Competition law: What’s in it for you?

Competition law in Singapore aims to promote the efficient functioning of markets and to ensure all businesses can compete on a level playing field, free from artificial impediments to free and fair competition. This is important for all businesses, but especially so for small and medium enterprises (SMEs) who sometimes face obstacles in their attempts at trying to gain access to markets and customers, and having to compete against bigger businesses. 

 

The Competition Commission of Singapore (CCS) is focused on identifying and ensuring market access and removing any artificial barriers to competition. In this context, CCS reaches out to the SME community to achieve two goals: The first is to raise awareness of competition law among SMEs, so that they can assess if they are victims of potentially anti-competitive conduct, and raise these situations to the attention of the CCS. The second is to conduct market studies to see if there are opportunities to enhance market access for SMEs and increase competition in the respective markets.

 

An understanding of the Competition Act is particularly helpful to SMEs as it can enable you to understand what anti-competitive behaviour is and identify situations in which you can lodge a complaint to CCS. You can do so via the phone, the CCS website, email or by post[1]. Your business will benefit, as CCS has the power to order companies to stop anti-competitive activities, allowing for these obstacles of competition to be removed.

 

What can you do about anti-competitive conduct?

 

Apart from lodging a complaint, CCS operates a reward scheme for persons who come forward with useful information on cartel activity in Singapore. A monetary reward may be paid to individuals for information that leads to or reveals infringement decisions against cartels. A different scheme applies if you are currently involved in a cartel or collusive agreement, inadvertently or otherwise. In such cases, you can apply to CCS under our Leniency Program. The first leniency applicant who provides sufficient evidence of such activity before CCS starts an investigation can be granted a full waiver of financial penalties. As SMEs, these findings can be particularly helpful to you as it could help level the playing field in your market by ensuring that anti-competitive practices do not impede your business operations.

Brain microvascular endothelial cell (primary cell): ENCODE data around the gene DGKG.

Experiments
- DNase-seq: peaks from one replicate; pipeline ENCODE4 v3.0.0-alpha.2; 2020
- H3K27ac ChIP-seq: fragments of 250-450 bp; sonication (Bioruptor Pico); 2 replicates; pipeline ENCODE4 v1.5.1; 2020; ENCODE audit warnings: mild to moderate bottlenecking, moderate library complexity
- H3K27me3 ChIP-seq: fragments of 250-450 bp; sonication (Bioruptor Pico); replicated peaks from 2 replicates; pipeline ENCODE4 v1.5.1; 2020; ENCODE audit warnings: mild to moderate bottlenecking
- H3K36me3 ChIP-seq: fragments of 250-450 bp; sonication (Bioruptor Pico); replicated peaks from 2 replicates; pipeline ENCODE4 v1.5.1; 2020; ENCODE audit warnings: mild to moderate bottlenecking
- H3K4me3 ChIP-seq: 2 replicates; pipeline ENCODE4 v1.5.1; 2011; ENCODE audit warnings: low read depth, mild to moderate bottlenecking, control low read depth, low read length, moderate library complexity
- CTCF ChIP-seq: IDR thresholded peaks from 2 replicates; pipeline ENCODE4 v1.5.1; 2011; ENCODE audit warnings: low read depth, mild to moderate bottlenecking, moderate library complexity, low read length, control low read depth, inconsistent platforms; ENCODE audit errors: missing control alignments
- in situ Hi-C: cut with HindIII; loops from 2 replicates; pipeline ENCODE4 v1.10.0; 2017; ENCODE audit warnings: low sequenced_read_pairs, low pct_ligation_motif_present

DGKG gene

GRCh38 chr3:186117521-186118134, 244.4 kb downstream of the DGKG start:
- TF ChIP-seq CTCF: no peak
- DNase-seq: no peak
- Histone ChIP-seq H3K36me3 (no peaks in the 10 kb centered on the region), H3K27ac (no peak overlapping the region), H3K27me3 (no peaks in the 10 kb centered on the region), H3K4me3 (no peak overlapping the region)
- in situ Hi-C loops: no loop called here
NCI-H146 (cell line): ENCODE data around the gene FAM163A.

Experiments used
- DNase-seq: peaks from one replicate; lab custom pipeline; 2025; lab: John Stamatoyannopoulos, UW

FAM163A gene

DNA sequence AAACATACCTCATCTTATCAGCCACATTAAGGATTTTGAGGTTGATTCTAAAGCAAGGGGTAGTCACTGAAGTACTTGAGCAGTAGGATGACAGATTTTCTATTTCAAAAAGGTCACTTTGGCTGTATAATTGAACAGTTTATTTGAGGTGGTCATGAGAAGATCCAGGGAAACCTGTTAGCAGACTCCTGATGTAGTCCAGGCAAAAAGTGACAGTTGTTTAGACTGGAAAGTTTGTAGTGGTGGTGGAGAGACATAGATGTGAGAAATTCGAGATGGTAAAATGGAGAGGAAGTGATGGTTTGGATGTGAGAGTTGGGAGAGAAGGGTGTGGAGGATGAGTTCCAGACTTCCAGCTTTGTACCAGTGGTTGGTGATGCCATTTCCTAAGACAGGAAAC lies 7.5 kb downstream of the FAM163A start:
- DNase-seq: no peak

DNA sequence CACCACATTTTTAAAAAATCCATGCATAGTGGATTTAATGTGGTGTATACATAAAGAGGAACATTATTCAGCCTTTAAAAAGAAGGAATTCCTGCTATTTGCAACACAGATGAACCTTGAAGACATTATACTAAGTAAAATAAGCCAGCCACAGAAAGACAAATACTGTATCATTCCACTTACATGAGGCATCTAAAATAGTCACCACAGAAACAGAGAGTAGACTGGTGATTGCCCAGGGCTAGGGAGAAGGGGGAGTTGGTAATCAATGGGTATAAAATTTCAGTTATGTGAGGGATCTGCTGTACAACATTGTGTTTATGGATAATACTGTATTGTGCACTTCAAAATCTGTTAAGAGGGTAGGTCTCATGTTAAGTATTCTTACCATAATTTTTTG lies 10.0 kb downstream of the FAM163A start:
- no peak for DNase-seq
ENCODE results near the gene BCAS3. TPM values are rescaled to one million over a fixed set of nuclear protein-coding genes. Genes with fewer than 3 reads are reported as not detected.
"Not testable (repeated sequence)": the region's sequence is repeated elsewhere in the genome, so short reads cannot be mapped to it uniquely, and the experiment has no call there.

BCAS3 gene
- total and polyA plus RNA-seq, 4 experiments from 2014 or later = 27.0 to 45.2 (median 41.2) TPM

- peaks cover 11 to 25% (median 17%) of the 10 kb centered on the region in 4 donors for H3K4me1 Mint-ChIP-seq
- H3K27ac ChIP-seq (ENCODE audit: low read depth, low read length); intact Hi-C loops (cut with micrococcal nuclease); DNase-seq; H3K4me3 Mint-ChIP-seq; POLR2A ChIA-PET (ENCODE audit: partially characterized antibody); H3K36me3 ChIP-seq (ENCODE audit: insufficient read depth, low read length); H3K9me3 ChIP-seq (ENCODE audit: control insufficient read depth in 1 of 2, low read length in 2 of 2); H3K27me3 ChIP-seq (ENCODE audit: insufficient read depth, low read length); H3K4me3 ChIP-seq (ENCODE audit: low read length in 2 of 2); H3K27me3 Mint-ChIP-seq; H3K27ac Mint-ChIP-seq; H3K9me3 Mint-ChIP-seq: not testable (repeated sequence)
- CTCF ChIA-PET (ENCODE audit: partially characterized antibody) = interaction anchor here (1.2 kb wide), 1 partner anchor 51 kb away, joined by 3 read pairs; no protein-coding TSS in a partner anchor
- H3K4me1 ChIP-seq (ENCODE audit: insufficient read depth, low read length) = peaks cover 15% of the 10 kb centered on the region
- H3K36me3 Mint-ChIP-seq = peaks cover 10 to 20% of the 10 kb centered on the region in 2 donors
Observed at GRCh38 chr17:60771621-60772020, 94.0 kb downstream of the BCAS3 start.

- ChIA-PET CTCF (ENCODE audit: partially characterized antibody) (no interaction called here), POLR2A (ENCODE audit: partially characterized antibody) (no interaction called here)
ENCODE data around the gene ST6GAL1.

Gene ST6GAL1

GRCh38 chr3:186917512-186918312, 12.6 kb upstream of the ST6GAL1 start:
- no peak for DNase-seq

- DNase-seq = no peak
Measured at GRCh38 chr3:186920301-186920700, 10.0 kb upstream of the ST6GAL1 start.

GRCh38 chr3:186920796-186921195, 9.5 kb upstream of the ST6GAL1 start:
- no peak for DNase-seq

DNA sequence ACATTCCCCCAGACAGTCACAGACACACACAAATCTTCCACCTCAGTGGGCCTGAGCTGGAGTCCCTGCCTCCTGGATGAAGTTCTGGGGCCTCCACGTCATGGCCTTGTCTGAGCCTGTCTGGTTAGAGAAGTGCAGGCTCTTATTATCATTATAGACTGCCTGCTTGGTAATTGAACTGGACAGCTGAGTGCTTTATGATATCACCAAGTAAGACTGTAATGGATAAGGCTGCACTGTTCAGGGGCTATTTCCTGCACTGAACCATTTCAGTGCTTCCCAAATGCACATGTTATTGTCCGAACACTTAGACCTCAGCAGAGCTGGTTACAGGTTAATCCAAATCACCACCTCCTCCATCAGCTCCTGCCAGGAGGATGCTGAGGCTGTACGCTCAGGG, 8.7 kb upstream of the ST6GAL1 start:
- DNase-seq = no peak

Does competition law offer any protection to SMEs in Singapore?

 

CCS has published a set of guidelines, the CCS Guidelines, which outline how CCS administers and enforces the Competition Act[2]. Certain clauses in these guidelines apply to and are useful for SMEs in particular. SMEs enjoy some degree of exemption from the Competition Act for each of the three main prohibitions in the Competition Act, as it is often unlikely that SMEs have an appreciable adverse effect on competition. In addition, there are also some exceptions which apply to SMEs. For instance, SMEs with a turnover below a certain threshold might not need to notify CCS of mergers they enter into. The CCS Guidelines set out the precise details of these exclusions and exceptions, which you might find useful to refer to for guidance.

 

What else should you know, and where can you find out more?

 

The CCS administers and enforces the Competition Act. Three activities are prohibited under the Competition Act: agreements, decisions and practices which prevent, restrict or distort competition (“the section 34 prohibition”); abuse of a dominant position (“the section 47 prohibition”); and mergers that substantially lessen competition (“the section 54 prohibition”).

 

Companies are sometimes unaware that some of their employees are engaged in anti-competitive conduct. In other situations, the illegal conduct might have been put in place by previous management, and might still be on-going. In yet other situations, some activities are viewed as industry “norms” or practices, and therefore viewed as acceptable.

 

SMEs should consider developing a compliance programme, particularly as ignorance is no bar to a finding of infringement[3]. A compliance programme can help businesses minimise the risk of infringing the Competition Act and help identify possible infringements at an early stage. More information is available on CCS’s website[4] and in CCS’s publication Better Business with Competition Compliance Programme[5]. 

 

Interview with Mr Toh Han Li, Chief Executive, Competition Commission of Singapore

 

1. Brief overview of some of CCS’s recent work/ decisions/ interventions